There’s great power in a good story. Stories bring us together, help us find common ground, take us on a common journey. In Stories That Bind Us, Susie Finkbeiner weaves a compelling relational narrative about the lives of various people and their intersection. Often, fiction writers take the liberties of fiction to push stories to the upper limits of credulity. Suspense, thrillers, mysteries, and such do this in a way that provides escapism from life-as-normal. Romance, too, often stretches the imagination to entertain, thrill, or titillate.
There’s something comforting in the type of novel that simply presents life as it is, full of its own type of loves, losses, and surprises, and reminds us that these stories—so often the stories of our lives—as also worth telling. Stories That Bind Us is ostensibly about Betty Sweet, who builds a relationship with her five-year-old nephew soon after her husband’s death and her sister’s institutionalization, but it’s also so much more.
The Interview | Susie Finkbeiner
This excerpt has been lightly edited for brevity and clarity. You can listen to the full interview by clicking the play button above or subscribing at Apple Podcasts, Stitcher, Spotify, or wherever you listen to podcasts.
Josh Olds: I said in my review that the power of Stories That Bind Us is that there’s nothing spectacular about it. And usually when you say that about a novel, it’s not a compliment. But for me, this is a compliment in that you are showing that just the power of an ordinary life is a story worth telling. And that really struck me. So when you’re when you’re writing this story, did you ever feel like, “Oh, this isn’t enough, people are gonna want me to spice it up a bit.”
Susie Finkbeiner: You know, that can be a temptation. But I knew that the power of the story would rest on the everyday. This could be anyone’s life and I’m inviting the reader into that. For me, if I’m inviting someone over to my house, I want them to get a glimpse of what our normal life is and so having things not be sensationalized is important to me.
Josh Olds: the story is set, I think, in the 1960s, in Michigan, and Hugo is biracial. And I feel like that component alone could probably have driven the entire novel. Was that element in it from the beginning?
Susie Finkbeiner: As soon as I pictured Hugo in my mind, he was biracial. And I didn’t know why, but I went with it. I think that that sometimes when we have an instinct in storytelling, we need to follow that instinct, and see where it takes us. And I think that at that time, it was extremely difficult for someone who is biracial, or a person of color. It’s always been so, so difficult and so many obstacles set in front of people of color. And I really wanted to highlight not only, you know—I can never imagine what it was like—but I can imagine what Betty would be processing, in finally getting to know someone who has a different skin tone, and loving him so desperately and wanting such good things for him. And that will open our eyes to what’s going on in the world.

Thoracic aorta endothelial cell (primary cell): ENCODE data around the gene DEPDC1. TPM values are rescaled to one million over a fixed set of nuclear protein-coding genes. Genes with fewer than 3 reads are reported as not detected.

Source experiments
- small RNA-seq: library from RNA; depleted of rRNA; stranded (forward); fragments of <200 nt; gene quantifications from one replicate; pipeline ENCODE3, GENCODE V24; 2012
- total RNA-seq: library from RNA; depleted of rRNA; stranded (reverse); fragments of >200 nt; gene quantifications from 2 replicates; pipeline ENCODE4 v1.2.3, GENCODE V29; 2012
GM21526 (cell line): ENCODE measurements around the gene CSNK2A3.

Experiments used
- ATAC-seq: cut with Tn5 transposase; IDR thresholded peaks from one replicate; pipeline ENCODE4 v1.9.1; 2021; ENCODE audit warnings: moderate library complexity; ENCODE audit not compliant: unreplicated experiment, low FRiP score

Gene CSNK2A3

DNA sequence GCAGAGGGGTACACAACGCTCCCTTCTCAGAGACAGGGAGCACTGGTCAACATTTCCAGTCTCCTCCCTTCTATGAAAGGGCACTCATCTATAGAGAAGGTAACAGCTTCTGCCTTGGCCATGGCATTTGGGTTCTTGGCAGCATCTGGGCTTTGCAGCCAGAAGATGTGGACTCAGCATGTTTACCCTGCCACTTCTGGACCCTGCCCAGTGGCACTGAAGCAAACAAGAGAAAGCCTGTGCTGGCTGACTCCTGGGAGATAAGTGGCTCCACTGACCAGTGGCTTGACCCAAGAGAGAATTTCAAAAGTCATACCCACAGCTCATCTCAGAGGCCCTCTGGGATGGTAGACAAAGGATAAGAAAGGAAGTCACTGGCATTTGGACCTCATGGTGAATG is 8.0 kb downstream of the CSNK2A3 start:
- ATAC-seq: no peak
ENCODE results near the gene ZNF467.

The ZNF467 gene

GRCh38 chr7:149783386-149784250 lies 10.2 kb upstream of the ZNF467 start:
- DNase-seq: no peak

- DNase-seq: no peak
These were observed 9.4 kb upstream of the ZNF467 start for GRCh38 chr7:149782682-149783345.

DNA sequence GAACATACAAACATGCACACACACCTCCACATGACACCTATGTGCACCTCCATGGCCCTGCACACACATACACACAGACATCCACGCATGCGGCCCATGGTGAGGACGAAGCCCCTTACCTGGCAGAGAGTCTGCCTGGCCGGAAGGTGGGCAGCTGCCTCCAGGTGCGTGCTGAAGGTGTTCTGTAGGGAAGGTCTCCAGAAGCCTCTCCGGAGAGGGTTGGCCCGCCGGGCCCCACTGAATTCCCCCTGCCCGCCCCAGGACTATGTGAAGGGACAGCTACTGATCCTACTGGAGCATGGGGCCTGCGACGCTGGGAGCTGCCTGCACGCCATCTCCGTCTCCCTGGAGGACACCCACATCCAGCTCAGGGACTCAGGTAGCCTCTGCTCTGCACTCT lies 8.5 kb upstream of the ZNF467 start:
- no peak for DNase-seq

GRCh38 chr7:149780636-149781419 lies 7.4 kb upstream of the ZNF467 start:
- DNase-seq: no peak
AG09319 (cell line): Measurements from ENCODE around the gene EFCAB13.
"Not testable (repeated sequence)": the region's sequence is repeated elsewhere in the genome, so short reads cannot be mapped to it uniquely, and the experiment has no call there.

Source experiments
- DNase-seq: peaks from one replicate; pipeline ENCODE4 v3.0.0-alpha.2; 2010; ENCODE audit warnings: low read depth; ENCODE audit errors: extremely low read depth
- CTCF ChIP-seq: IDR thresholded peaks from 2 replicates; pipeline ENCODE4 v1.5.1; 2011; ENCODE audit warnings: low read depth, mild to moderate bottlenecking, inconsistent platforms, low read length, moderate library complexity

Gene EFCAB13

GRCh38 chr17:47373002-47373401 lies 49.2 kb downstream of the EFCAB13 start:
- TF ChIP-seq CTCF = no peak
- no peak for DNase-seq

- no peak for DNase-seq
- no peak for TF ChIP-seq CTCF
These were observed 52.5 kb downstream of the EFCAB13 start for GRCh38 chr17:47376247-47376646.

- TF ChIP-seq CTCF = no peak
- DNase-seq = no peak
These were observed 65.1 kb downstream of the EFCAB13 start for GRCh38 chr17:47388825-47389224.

I think that when, like Betty was before, when we’re kind of in a vacuum of people who are just like us, we don’t default to empathy. But when we can love someone who is oppressed, when we love someone who is experiencing things that we will never experience, that is eye opening to us. And I think that the country in the 1960s was awakening to that a little bit. And we’re not all the way woken up yet. But there is hope. You know, even in the past week, I’ve seen friends who are thinking, “Wait a second,” and they’re really diving in and trying to learn, and they’re listening to voices that they’ve never heard before. And that gives me so much hope.
The Book | Stories That Bind Us
Betty Sweet never expected to be a widow at 40. With so much life still in front of her, she tries to figure out what’s next. She couldn’t have imagined what God had in mind. When her estranged sister is committed to a sanitarium, Betty finds herself taking on the care of a 5-year-old nephew she never knew she had.
In 1960s LaFontaine, Michigan, they make an odd pair. Betty with her pink button nose and bouffant hair. Hugo with his light brown skin and large brown eyes. But more powerful than what makes them different is what they share: the heartache of an empty space in their lives. Slowly, they will learn to trust one another as they discover common ground and healing through the magic of storytelling.
Award-winning author Susie Finkbeiner offers fans a novel that invites us to rediscover the power of story to open the doors of our hearts.
The Author | Susie Finkbeiner
Susie Finkbeiner is the CBA bestselling author of All Manner of Things, as well as A Cup of Dust, A Trail of Crumbs, and A Song of Home. She serves on the Fiction Readers Summit planning committee, volunteers her time at Ada Bible Church in Grand Rapids, Michigan, and speaks at retreats and women’s events across the country. Susie and her husband have three children and live in West Michigan.